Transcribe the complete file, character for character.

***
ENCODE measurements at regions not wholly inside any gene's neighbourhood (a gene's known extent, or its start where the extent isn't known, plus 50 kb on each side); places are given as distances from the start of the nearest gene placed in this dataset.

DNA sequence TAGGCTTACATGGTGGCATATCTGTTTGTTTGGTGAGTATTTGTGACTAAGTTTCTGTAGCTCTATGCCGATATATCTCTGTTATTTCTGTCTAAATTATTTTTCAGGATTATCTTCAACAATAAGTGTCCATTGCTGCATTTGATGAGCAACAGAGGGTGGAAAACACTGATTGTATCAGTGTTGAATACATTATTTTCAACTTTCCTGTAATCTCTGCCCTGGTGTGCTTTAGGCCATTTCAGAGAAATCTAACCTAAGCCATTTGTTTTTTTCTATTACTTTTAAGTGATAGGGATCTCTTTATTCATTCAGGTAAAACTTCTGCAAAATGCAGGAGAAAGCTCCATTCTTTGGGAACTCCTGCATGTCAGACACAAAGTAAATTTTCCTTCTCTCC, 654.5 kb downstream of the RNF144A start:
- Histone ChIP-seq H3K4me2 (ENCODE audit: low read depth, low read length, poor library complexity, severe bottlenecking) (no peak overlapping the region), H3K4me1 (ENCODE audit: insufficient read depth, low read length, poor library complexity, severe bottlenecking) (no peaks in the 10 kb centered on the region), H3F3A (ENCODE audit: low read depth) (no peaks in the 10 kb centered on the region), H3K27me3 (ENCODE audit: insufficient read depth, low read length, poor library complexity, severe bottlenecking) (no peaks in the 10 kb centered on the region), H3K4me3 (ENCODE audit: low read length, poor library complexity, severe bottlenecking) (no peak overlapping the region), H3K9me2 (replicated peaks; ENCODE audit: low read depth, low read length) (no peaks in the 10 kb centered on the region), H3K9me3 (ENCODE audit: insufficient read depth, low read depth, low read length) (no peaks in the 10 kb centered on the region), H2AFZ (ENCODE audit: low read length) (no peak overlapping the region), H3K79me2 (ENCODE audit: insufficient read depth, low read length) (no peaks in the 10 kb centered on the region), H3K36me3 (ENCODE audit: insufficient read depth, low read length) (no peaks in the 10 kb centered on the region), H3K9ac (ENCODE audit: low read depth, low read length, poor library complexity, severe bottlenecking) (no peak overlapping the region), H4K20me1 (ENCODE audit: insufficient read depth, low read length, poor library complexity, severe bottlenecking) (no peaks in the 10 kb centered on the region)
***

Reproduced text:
ENCODE measurements at regions not wholly inside any gene's neighbourhood (a gene's known extent, or its start where the extent isn't known, plus 50 kb on each side); places are given as distances from the start of the nearest gene placed in this dataset.

DNA sequence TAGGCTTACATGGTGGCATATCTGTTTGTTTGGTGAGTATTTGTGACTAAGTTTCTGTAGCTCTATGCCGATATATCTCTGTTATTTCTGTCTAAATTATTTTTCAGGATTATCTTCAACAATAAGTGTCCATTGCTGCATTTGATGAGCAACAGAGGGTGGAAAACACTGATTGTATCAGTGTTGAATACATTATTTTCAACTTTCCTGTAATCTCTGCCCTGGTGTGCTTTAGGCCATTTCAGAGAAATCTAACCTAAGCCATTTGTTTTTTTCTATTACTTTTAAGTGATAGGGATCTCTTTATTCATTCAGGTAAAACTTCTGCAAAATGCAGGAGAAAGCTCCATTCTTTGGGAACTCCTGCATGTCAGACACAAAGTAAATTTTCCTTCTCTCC, 654.5 kb downstream of the RNF144A start:
- Histone ChIP-seq H3K4me2 (ENCODE audit: low read depth, low read length, poor library complexity, severe bottlenecking) (no peak overlapping the region), H3K4me1 (ENCODE audit: insufficient read depth, low read length, poor library complexity, severe bottlenecking) (no peaks in the 10 kb centered on the region), H3F3A (ENCODE audit: low read depth) (no peaks in the 10 kb centered on the region), H3K27me3 (ENCODE audit: insufficient read depth, low read length, poor library complexity, severe bottlenecking) (no peaks in the 10 kb centered on the region), H3K4me3 (ENCODE audit: low read length, poor library complexity, severe bottlenecking) (no peak overlapping the region), H3K9me2 (replicated peaks; ENCODE audit: low read depth, low read length) (no peaks in the 10 kb centered on the region), H3K9me3 (ENCODE audit: insufficient read depth, low read depth, low read length) (no peaks in the 10 kb centered on the region), H2AFZ (ENCODE audit: low read length) (no peak overlapping the region), H3K79me2 (ENCODE audit: insufficient read depth, low read length) (no peaks in the 10 kb centered on the region), H3K36me3 (ENCODE audit: insufficient read depth, low read length) (no peaks in the 10 kb centered on the region), H3K9ac (ENCODE audit: low read depth, low read length, poor library complexity, severe bottlenecking) (no peak overlapping the region), H4K20me1 (ENCODE audit: insufficient read depth, low read length, poor library complexity, severe bottlenecking) (no peaks in the 10 kb centered on the region)